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The symbolism of the American flag on the cover of Beyonce's 'Cowboy Carter'

A MARTÍNEZ, HOST:

By now, you probably have heard that Beyonce released a new album.

(SOUNDBITE OF SONG, "TEXAS HOLD 'EM")

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BEYONCE: (Singing) This ain't Texas, ain't no hold 'em. So lay your cards down, down, down, down.

MARTÍNEZ: This is "Texas Hold 'Em," one of the lead singles off of "Cowboy Carter" - an album that for some has been controversially labeled as country music. The album's cover has also had its share of discussion. It's Beyonce dressed head to toe in red, white and blue, riding sidesaddle on a white galloping horse, holding its reins in her right hand and the American flag in her left with only the stripes visible.

Janell Hobson is a professor of women's, gender and sexuality studies at the University at Albany and a contributor to Ms. Magazine. She's written about what the flag symbolizes in Beyonce's cover art and what it means to Americans.

JANELL HOBSON: There are so many ways we could read that image. There is - on the one hand, I think she's being a bit tongue-in-cheek, creating a kind of campy, pastiche image of what we think country music represents. And oftentimes, country music and their artists are wrapped up in the American flag. They're wrapped up in this idea of patriotism and love of country. I think she is playing with those ideas. And at the same time, because it's a partially obscured flag, I think she's also calling attention to how we reclaim ideas about love of country. How do we see our own identities as Americans - and especially for those Americans, specifically African Americans, who have often been excluded from American - participation in American citizenship?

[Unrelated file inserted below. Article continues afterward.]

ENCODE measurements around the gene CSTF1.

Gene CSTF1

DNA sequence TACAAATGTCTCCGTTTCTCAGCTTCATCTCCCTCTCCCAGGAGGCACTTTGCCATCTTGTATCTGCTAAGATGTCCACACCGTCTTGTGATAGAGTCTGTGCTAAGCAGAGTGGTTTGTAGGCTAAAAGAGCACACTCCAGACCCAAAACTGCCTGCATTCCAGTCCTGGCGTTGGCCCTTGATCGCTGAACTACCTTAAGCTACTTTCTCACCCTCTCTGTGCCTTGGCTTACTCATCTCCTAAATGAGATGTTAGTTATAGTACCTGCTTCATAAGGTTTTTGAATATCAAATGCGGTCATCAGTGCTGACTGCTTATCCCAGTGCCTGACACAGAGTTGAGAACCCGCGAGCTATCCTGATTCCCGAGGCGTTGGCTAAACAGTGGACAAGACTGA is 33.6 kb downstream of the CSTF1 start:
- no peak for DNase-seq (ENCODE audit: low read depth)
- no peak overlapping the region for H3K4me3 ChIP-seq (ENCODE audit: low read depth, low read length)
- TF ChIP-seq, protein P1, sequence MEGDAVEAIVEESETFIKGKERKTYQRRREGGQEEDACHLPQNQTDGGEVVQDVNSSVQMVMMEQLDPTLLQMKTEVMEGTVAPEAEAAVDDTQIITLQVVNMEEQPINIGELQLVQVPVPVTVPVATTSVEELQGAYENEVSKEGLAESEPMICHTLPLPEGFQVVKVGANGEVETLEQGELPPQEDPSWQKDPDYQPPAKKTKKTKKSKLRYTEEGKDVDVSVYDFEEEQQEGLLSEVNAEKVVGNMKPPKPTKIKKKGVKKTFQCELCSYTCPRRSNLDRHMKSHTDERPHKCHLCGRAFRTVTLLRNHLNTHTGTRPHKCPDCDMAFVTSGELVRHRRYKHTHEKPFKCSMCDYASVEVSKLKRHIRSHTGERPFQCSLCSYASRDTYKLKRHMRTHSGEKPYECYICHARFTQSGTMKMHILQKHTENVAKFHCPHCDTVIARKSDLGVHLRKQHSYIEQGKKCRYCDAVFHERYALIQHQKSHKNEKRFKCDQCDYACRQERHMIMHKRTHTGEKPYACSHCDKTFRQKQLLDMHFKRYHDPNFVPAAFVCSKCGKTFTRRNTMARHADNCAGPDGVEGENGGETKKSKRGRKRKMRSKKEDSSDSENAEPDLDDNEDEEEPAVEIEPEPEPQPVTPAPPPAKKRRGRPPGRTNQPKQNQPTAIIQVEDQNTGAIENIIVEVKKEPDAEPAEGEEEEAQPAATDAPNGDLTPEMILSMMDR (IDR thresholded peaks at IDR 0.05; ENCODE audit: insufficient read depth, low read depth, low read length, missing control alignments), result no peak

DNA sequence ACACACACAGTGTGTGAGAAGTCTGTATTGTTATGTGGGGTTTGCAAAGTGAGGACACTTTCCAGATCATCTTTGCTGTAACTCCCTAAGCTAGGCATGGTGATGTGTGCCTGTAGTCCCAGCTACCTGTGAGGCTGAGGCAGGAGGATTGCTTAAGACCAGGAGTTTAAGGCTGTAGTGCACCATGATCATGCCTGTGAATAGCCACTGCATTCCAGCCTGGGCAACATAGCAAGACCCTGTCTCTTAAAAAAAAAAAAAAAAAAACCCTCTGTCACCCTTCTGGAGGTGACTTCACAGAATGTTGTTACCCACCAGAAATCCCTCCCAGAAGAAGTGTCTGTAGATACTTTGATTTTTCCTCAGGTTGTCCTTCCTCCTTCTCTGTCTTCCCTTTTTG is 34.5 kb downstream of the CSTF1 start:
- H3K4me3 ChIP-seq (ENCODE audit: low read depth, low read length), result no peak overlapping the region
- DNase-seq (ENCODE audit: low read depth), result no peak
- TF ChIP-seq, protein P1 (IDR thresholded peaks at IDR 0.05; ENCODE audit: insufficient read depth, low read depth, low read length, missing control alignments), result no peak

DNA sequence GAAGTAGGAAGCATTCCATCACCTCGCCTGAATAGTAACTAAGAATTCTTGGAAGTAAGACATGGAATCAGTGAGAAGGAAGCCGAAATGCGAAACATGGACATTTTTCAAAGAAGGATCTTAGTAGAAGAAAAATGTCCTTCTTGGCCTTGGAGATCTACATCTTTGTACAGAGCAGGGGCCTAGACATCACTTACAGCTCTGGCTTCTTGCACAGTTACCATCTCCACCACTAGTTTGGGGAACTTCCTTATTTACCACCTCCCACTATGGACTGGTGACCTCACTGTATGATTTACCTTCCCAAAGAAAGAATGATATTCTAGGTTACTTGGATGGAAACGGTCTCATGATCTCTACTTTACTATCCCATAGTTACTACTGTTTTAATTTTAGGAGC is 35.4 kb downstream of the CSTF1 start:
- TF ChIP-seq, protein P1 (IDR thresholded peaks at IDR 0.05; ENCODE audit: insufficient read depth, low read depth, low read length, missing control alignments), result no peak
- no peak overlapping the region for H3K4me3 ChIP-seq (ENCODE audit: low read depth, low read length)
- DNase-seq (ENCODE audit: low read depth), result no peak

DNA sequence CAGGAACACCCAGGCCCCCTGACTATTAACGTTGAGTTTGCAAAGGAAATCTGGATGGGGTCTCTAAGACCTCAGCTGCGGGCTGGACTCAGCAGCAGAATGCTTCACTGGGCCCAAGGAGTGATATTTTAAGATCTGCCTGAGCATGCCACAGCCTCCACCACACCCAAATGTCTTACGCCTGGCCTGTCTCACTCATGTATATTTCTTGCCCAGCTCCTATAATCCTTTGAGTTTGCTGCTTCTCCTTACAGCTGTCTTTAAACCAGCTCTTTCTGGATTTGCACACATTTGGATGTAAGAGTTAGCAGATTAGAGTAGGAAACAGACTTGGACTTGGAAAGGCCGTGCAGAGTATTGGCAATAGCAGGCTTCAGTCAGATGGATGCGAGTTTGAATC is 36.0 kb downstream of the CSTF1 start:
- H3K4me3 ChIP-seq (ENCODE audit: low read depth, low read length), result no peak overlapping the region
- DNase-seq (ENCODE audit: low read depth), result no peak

MARTÍNEZ: Why has this image sparked so much discussion and, in some corners, been so divisive?

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HOBSON: I think so much of that has to do with the way that the flag has been claimed and reclaimed by different groups. When we think of the flag, it's not just a simple patriotism, especially for African Americans. In her statement, she talks about that moment of feeling unwelcome in the space of country music. She is reminding country music listeners - and everyone else more broadly - that we don't need to put up walls. We don't need to create racial segregation. This is something we've been fighting against - to enjoy music, to enjoy our communities, and especially to enjoy our flag as American citizens.

MARTÍNEZ: Is it possible for the flag to represent all Americans when the experiences of all Americans are not the same? They vary quite dramatically. So, I mean, in some ways is this album cover and the way Beyonce pulled it off a statement on that?

HOBSON: Absolutely. Both with the image, as well as with the album itself, she is calling attention to the ways in which some Americans have not been included. And it is an invitation, especially against those who would use the flag to exclude others, because there's also that as well - certain people who actually wave the flag as a way to say, I'm American, and you over there, you're not. And I think that she's definitely crossing boundaries and saying, I'm flying the flag as well. What are you going to do about it (laughter)?

(SOUNDBITE OF BEYONCE AND MILEY CYRUS SONG, "II MOST WANTED")

MARTÍNEZ: Janell Hobson is a professor of women's, gender and sexuality studies at the University at Albany. Professor, thanks for joining us.

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HOBSON: Thank you.

(SOUNDBITE OF SONG, "II MOST WANTED")

BEYONCE AND MILEY CYRUS: (Singing) I'll be your shotgun rider till the day... Transcript provided by NPR, Copyright NPR.

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